Total Compensation Reflects Growth in Productivity

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The share of national income going to employees is at approximately the same level now as it was in 1970.

The relation between wages and productivity is important because it is a key determinant of the standard of living of the employed population as well as of the distribution of income between labor and capital. If wages rise at the same pace as productivity, then labor's share of national income remains essentially unchanged. In Did Wages Reflect Growth in Productivity? (NBER Working Paper No. 13953), Martin Feldstein presents specific evidence that the share of national income going to employees is at approximately the same level now as it was in 1970.

Feldstein notes that the level of productivity doubled in the U.S. non-farm business sector between 1970 and 2006. Wages, or more accurately total compensation per hour, increased at approximately the same annual rate during that period -- if nominal compensation is adjusted for inflation in the same way as the nominal output measure that is used to calculate productivity. The use of an incorrect inflation adjustment has confounded prior research, according to Feldstein, resulting in skewed findings showing a large and increasing gap between productivity and wages.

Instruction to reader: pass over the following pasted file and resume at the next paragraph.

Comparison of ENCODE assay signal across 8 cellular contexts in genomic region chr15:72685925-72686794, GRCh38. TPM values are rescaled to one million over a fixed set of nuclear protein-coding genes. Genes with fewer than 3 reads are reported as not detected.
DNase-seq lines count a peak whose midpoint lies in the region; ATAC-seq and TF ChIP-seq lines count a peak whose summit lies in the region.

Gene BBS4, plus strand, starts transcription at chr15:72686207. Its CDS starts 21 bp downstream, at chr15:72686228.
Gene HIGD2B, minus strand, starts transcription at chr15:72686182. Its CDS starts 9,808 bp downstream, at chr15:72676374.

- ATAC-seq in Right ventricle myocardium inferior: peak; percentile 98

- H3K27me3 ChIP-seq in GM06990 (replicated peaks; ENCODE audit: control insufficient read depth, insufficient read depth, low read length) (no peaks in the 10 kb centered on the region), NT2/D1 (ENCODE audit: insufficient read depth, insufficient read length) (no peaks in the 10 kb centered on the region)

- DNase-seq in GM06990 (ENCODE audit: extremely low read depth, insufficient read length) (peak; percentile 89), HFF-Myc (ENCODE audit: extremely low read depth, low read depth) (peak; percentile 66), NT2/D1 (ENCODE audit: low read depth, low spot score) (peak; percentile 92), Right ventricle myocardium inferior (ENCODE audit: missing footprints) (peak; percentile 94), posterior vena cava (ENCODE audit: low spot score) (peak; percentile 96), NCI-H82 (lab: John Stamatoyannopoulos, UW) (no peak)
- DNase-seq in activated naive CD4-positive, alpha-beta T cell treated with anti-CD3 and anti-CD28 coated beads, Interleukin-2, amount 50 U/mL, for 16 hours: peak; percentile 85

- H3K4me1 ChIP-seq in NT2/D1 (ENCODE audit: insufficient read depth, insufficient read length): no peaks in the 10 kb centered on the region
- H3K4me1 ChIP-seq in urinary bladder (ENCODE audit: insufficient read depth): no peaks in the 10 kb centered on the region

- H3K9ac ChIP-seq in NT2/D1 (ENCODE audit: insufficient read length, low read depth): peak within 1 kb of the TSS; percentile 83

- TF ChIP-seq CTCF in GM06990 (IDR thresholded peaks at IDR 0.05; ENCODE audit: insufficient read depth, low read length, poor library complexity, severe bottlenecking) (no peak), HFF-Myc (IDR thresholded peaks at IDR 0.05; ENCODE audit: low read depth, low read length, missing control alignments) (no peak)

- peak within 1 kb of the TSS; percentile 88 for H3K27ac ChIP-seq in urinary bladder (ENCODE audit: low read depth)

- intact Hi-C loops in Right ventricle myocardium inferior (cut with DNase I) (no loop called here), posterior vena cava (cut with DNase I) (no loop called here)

According to Feldstein, the doubling of productivity since 1970 represented a 1.9 percent annual rate of increase. Real compensation per hour rose at 1.7 percent per year -- when nominal compensation is deflated using the same non-farm business sector output price index. In the more recent period between 2000 and 2007, productivity rose at a much more rapid 2.9 percent a year and compensation per hour rose nearly as fast, at 2.5 percent a year.

Total employee compensation was 66 percent of national income in 1970 and 64 percent in 2006. This measure of the labor compensation share has been remarkably stable since the 1970s. It rose from an average of 62 percent in the 1960s to 66 percent in the 1970s and 1980s, and then declined to 65 percent in the 1990s where it has remained from 2000 until the end of 2007.

Feldstein concludes that two principal measurement mistakes have led some analysts to conclude that the rise in labor income has not kept up with the growth in productivity. The first is a focus on wages rather than total compensation: because of the rise in fringe benefits and other non-cash payments, wages have not risen as rapidly as total compensation. Feldstein feels it is important to compare the productivity rise with the increase in total compensation rather than the increase in the narrower measure of just wages and salaries.

The second measurement problem that Feldstein addresses is the way in which nominal output and nominal compensation are converted to real values before making the comparison. Although any consistent deflation of the two series of nominal values will show similar movements of productivity and compensation, Feldstein concludes that it is misleading to use two different deflators, one for measuring productivity and the other for measuring real compensation.

-- Lester Picker